November 15, 2011

It ain’t “nostalgia” if you weren’t there.

“Anachronistic” more accurately describes the current left-wing sensibility. Watching twenty-somethings at Occupy gatherings clad in late-1970s punk gear while cheering ancient commie Pete Seeger proves that today’s “progressives” live in the past.

As they stumble through another ham-fisted variation on “Hey! Hey! LBJ,” I worry that my side’s general distaste for marching and sloganeering will be our undoing. We roll our eyes when college kids and celebrities reenact the sixties in the name of the latest trendy cause and break the law with apparent impunity. The sad fact is that more often than not, they win.

As one of my fellow Canadian bloggers puts it whenever lefties get their way again: “Not showing up to riot is a failed conservative policy.”

Case in point: the proposed Keystone XL pipeline from Alberta’s oil sands to the Gulf of Mexico. Anti-Keystone rallies didn’t get as much media attention as their “Occupy” counterparts, but not for lack of trying. Hundreds of pipeline opponents were arrested after a two-week sit-in outside the White House in August. Earlier this month, thousands of them formed the first human chain around the White House since the 1960s. The cause is supported by show-biz functionaries such as Daryl Hannah and Julia Louis-Dreyfus (whose billionaire father is both a Democratic Party donor and an oil-and-gas industry magnate.)

“Maybe we really do need to revisit that ‘no rioting’ thing.”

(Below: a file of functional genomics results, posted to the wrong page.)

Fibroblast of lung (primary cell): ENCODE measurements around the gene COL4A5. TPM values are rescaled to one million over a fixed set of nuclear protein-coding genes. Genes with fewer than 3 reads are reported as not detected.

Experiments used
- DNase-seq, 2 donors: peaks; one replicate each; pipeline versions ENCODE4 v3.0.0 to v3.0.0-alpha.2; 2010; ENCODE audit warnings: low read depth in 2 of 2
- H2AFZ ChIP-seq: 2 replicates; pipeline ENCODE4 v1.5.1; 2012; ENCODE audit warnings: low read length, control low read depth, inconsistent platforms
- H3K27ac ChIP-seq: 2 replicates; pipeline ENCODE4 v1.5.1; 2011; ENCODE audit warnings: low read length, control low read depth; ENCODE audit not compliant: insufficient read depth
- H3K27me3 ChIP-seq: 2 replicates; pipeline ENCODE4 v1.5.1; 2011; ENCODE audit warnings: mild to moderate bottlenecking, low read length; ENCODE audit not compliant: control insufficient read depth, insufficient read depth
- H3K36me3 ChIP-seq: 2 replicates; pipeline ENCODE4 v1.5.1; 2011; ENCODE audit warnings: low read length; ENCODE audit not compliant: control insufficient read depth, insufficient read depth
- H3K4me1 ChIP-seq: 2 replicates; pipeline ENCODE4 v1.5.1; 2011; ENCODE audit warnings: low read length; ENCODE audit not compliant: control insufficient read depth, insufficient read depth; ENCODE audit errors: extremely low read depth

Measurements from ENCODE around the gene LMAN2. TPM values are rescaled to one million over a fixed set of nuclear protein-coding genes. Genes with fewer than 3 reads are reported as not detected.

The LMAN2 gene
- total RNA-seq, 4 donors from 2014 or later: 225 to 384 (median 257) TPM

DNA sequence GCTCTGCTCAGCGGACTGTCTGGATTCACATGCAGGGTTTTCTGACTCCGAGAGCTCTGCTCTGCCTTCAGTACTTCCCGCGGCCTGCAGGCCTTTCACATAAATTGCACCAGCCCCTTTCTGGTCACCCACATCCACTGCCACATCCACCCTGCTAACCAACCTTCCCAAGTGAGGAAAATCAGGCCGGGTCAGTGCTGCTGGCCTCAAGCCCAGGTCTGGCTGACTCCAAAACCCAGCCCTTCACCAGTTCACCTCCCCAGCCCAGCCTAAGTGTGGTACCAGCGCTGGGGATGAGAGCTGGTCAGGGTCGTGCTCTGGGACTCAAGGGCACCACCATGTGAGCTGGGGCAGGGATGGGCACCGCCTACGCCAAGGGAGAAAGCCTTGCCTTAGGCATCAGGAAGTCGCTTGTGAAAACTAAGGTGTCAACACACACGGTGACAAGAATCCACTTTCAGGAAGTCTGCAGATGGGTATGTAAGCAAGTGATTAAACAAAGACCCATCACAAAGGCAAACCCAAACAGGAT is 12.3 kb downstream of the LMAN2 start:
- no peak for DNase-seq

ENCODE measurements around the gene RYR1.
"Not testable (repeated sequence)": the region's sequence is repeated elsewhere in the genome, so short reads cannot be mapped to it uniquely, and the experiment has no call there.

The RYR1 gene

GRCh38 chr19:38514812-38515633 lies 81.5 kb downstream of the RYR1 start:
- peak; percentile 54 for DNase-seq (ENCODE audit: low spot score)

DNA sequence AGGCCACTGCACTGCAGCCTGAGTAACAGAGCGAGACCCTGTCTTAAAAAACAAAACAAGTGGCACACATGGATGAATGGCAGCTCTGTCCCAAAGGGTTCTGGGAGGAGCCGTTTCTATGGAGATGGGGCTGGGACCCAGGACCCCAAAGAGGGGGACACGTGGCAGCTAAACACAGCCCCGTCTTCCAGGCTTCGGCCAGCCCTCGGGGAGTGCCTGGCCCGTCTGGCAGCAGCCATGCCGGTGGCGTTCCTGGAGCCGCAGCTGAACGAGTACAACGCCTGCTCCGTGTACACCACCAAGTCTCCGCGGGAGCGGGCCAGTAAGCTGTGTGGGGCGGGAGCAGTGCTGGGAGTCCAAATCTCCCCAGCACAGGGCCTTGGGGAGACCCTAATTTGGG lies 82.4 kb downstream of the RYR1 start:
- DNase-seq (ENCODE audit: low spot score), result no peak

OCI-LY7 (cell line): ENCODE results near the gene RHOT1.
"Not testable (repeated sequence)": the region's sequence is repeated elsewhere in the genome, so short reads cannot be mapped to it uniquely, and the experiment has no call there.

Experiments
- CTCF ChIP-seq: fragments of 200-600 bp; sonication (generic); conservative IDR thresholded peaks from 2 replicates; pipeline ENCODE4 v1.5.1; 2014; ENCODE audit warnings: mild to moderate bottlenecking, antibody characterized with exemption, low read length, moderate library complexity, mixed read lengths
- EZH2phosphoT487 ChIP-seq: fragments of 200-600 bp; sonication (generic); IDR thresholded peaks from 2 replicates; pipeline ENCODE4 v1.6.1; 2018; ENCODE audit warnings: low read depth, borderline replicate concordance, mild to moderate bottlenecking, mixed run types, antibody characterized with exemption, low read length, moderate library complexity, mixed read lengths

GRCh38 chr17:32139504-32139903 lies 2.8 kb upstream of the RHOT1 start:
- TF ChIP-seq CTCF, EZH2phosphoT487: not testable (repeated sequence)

Publicly, protesters claim the proposed pipeline will destroy jobs rather than create them and imperil six states’ water supplies. But they’re really pissed off because the pipeline will prolong America’s “addiction to oil” and further delay the advent of their solar-powered millennial kingdom. They look at Keystone the way conservatives see free heroin clinics. (I have my own “eminent domain” concerns about Keystone, especially after Kelo, but few people seem to share them.)

Last week, the Obama Administration announced it was delaying its decision on whether to proceed with pipeline construction pending the results of a new “environmental impact” study that, conveniently, won’t be revealed until after the 2012 election. This “temporary” delay may derail the $7-billion project permanently.

Pipeline opponents are spinning this decision as a triumph of old-fashioned grassroots (or more precisely, cornfield) activism led by “Nebraskans who worry that a fractured pipeline might spill oil and contaminate the state’s aquifer.” However, risking the single electoral vote it won from Nebraska in 2008 hardly seems enough to panic the White House.


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